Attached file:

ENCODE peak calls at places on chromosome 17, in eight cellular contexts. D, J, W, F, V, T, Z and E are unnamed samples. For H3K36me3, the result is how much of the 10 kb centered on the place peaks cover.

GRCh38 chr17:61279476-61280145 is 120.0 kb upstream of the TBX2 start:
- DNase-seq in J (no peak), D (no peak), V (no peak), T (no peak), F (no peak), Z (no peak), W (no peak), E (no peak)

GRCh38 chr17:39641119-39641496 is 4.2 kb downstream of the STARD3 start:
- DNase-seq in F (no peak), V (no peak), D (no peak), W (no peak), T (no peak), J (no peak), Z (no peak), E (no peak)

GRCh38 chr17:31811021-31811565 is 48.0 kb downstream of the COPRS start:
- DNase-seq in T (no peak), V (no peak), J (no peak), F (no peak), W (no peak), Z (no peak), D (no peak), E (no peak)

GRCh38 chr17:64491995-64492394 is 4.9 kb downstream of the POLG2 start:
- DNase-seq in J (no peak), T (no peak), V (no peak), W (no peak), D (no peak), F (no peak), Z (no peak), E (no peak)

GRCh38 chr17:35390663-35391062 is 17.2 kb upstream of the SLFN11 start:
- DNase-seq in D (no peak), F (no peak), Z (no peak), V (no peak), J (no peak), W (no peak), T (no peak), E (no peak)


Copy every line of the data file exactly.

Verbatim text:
ENCODE peak calls at places on chromosome 17, in eight cellular contexts. D, J, W, F, V, T, Z and E are unnamed samples. For H3K36me3, the result is how much of the 10 kb centered on the place peaks cover.

GRCh38 chr17:61279476-61280145 is 120.0 kb upstream of the TBX2 start:
- DNase-seq in J (no peak), D (no peak), V (no peak), T (no peak), F (no peak), Z (no peak), W (no peak), E (no peak)

GRCh38 chr17:39641119-39641496 is 4.2 kb downstream of the STARD3 start:
- DNase-seq in F (no peak), V (no peak), D (no peak), W (no peak), T (no peak), J (no peak), Z (no peak), E (no peak)

GRCh38 chr17:31811021-31811565 is 48.0 kb downstream of the COPRS start:
- DNase-seq in T (no peak), V (no peak), J (no peak), F (no peak), W (no peak), Z (no peak), D (no peak), E (no peak)

GRCh38 chr17:64491995-64492394 is 4.9 kb downstream of the POLG2 start:
- DNase-seq in J (no peak), T (no peak), V (no peak), W (no peak), D (no peak), F (no peak), Z (no peak), E (no peak)

GRCh38 chr17:35390663-35391062 is 17.2 kb upstream of the SLFN11 start:
- DNase-seq in D (no peak), F (no peak), Z (no peak), V (no peak), J (no peak), W (no peak), T (no peak), E (no peak)